So far, it has seemed to work. Partnerships with Cisco Systems,
BIOCOM, and Hughes Network Systems, among others, allow the school
to offer the riches of technology to a student body that, in
ethnicity and economic status, mirrors the rest of San Diego's
public schools. Apart from capital expenses, High Tech High's
outlay per pupil is $18 less than the California average of $6,772.
Discipline problems are few, students are engaged in learning, and
the whole setup impressed the Bill & Melinda Gates Foundation
so much that it pledged $6.4 million to replicate the concept in 10
schools across the country. The first High Tech High clone opened
this fall in Philadelphia.
"Schools that meet the needs of all students look like High Tech
High," says Tom Vander Ark, executive director of education at the
Gates Foundation, which also has pledged $4.9 million to a similar
school in Napa, California, New Technology High School, for its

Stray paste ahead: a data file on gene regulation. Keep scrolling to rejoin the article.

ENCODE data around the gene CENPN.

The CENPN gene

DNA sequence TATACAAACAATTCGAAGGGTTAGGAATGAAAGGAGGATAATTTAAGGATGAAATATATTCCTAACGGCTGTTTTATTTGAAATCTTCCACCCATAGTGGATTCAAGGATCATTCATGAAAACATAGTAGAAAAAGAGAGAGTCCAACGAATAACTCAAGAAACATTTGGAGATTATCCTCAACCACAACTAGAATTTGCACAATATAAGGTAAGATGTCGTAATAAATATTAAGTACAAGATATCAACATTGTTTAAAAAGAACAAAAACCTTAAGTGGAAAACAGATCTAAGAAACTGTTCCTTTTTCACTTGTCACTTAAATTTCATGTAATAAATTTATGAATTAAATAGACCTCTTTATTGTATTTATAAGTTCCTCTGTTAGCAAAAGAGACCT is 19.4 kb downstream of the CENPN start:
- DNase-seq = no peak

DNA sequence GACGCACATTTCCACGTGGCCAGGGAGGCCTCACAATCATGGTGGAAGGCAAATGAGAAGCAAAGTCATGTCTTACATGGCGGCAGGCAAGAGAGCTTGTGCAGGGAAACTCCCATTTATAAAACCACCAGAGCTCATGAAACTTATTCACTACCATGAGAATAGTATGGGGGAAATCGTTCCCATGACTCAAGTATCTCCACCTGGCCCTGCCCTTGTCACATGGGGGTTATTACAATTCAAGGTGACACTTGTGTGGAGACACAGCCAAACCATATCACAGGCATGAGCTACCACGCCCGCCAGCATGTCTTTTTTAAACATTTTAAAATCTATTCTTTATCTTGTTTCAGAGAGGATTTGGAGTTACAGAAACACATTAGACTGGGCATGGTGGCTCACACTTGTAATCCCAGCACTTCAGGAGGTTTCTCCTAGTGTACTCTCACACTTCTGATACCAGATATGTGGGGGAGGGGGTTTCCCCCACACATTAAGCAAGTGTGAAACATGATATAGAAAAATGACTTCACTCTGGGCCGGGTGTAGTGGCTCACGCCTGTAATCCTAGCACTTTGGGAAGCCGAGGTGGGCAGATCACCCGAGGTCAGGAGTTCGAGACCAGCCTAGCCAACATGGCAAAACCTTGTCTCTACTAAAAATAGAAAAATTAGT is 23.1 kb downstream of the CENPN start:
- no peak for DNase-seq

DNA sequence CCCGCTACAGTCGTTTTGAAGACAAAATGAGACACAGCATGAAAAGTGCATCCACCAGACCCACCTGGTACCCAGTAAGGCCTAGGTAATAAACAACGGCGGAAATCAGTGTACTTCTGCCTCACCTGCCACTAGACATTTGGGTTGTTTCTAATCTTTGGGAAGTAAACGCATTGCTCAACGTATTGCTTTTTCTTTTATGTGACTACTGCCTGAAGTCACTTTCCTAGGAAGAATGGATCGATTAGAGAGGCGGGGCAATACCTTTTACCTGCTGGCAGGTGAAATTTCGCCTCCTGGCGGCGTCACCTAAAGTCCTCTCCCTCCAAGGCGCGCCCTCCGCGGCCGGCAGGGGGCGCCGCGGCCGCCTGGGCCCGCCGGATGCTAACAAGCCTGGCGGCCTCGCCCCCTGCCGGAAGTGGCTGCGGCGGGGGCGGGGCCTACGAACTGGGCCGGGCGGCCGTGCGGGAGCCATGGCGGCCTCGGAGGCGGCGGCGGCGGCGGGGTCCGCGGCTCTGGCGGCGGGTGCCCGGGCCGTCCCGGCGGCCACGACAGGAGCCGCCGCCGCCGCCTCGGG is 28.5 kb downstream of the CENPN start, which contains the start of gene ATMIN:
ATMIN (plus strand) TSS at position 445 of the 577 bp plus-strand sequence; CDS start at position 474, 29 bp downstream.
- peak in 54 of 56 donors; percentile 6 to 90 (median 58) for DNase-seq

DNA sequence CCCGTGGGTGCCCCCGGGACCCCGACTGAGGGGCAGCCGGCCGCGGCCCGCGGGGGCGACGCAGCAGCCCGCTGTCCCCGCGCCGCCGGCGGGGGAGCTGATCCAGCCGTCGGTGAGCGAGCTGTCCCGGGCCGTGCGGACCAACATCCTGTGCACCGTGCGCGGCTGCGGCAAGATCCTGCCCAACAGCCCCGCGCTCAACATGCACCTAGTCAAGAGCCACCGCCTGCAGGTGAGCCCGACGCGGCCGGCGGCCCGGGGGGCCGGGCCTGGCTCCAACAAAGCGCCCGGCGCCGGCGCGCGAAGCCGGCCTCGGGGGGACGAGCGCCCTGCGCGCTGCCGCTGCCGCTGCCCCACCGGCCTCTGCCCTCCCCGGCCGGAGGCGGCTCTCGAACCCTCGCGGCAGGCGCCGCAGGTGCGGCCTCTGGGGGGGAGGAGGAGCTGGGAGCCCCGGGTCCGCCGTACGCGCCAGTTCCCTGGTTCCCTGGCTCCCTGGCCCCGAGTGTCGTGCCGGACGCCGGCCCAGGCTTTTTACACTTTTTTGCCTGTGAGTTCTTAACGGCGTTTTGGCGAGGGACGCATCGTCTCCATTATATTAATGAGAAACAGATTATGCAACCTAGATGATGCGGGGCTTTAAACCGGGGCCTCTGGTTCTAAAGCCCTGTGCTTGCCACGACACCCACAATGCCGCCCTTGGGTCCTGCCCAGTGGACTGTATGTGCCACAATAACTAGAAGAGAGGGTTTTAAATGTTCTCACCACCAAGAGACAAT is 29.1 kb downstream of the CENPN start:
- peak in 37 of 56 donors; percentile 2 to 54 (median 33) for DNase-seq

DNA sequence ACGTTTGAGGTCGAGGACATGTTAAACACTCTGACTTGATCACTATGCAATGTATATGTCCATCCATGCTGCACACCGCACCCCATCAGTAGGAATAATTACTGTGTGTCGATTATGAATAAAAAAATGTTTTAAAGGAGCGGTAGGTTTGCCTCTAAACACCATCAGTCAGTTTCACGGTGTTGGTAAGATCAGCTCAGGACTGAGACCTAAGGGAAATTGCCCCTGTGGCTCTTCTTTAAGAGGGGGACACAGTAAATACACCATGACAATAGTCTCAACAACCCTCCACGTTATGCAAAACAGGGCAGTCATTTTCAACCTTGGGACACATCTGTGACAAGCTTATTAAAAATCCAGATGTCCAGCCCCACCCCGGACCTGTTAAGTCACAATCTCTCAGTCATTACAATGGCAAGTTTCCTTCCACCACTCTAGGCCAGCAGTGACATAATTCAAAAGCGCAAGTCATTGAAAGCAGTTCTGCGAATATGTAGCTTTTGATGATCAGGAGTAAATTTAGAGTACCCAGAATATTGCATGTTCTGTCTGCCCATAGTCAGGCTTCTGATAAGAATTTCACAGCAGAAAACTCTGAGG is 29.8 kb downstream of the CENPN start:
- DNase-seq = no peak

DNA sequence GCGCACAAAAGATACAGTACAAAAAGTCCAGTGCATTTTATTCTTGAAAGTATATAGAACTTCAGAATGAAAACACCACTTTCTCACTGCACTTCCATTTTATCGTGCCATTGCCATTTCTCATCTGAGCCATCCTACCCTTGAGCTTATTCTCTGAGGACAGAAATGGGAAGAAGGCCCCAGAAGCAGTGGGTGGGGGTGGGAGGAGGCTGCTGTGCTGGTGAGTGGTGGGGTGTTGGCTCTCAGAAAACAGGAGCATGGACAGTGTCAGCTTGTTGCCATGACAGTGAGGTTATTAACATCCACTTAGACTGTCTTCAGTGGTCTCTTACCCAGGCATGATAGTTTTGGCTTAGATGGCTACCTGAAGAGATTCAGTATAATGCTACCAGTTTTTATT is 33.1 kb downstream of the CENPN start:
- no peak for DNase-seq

effort to clone itself at 10 other California sites. "This grant
recognizes the role that these key elements have played in the
design of [the school]."
What the Gates Foundation and these schools' other supporters
recognize is that if they want quality graduates, they don't have
time to wait for governments to solve schools' problems. "Today's
economy and the demands of the work world now require students to
master the application of ... fundamentals learned in the
classroom," Gary Jacobs said when the Gates grant was announced.
"There's a pressing need for small, focused schools that use
business partnerships and technology to strengthen teaching and
learning and offer today's students real-world educational